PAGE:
How Fresh is Five-Month-Old Bread?

by Kemp Minifie

Kemp MinifieKemp MinifieWould you believe that the loaf of bread pictured above has been sitting on my kitchen counter at room temperature for five months? I have the receipt showing I bought the loaf--a well-known brand--on October 12, 2012 to test a recipe for Turkish Spiced Meatballs for It looks about as fresh as the day I purchased it.

I'm not one to waste food, but because I prefer the artisanal bread from bakers at the Union Square Greenmarket in New York City--I'd planned to give what remained of the loaf to a neighbor. Unfortunately, the loaf got lost amid the clutter of my very small New York City kitchen, and before I knew it, several weeks had passed. By then I assumed the bread had become a fuzzy green mass of mold--the supermarket bread I ate as a kid would have been--and I was about to throw it away, when I decided to check to see just how gross a science experiment I'd accidentally been growing in my kitchen. To my complete shock the bread was pristine.

I checked the ingredient list. It contains 28 items, many of them unpronounceable--one of Michael Pollan's rules for foods to avoid--but I did note that calcium propionate and sorbic acid are included "to retain spoilage." Yum.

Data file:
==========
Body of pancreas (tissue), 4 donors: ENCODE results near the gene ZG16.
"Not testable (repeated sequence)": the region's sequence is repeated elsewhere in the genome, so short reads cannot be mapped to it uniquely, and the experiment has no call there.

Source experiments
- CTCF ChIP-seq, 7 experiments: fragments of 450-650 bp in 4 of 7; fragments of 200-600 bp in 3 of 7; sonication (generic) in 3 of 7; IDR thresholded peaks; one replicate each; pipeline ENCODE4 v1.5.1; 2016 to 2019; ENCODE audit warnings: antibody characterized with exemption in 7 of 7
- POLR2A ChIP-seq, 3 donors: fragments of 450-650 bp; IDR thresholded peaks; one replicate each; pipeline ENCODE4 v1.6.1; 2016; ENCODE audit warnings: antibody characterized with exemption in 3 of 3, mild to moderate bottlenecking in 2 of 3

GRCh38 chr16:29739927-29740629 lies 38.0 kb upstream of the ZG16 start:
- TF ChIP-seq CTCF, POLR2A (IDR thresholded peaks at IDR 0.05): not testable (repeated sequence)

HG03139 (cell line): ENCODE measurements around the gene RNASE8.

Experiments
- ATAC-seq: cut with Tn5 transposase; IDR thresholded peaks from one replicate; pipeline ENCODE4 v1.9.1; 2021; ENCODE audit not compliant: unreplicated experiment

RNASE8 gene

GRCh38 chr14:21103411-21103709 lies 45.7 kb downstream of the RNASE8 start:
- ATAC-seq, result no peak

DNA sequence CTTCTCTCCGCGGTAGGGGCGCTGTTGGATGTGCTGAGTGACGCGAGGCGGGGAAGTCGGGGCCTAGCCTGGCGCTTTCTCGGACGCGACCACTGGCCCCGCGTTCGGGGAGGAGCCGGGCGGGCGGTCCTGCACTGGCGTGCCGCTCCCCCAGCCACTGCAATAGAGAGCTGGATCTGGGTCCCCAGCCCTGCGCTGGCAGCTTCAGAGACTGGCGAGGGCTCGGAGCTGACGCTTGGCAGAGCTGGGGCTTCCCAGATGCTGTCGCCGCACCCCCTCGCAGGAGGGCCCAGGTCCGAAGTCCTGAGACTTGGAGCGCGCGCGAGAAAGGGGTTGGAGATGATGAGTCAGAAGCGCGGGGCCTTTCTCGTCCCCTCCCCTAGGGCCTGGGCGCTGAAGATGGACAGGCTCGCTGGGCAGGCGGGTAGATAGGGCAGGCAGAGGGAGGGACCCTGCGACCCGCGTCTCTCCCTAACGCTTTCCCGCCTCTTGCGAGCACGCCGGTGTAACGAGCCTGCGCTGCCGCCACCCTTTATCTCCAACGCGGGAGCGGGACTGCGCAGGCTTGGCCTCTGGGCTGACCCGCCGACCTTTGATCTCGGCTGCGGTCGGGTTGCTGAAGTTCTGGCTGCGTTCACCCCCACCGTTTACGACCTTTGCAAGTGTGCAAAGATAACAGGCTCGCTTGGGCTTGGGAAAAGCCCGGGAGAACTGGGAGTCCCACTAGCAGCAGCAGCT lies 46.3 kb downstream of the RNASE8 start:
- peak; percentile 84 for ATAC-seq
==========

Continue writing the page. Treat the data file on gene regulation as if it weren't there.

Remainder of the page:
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Now I had a mission. I purposefully left the loaf, rewrapped in the same way it had been all along, right in the same place on the kitchen counter, and waited a total of nine weeks. Another examination proved the loaf was still as tender, white, and mold-free as before. At that point I wrote about it in a blog post for And I kept going with my experiment.

When I unwrapped my loaf last Tuesday morning, Tuesday, February 25, 2013, I was sure I'd find some mold, but again, amazingly, there was none. One or two of the first slices were getting a tad stale, but they would have been fine toasted and buttered. The rest were still astonishingly white, tender, and ready for PB&J or a slice of bologna!

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What I was witnessing was eerily reminiscent of Morgan Spurlock's movie, Super Size Me, where he keeps MacDonald's French fries in a glass jar at room temperature for ten weeks without a hint of rot. Sadly, Spurlock never was able to see how long the fries would last because they were accidentally thrown out. My husband and daughters are on full alert not to let that happen to this loaf.

As much as it creeps me out to think of bread lasting this long, I'm also a bit giddy with the excitement that sometimes erupts around things that are repellant: I can't wait to see just how long it takes the loaf to become inedible! Either it will eventually rot or dry out, but how long will that take? I'll keep you posted.

In the meantime, has anyone else had a similar experience with commercial supermarket bread?

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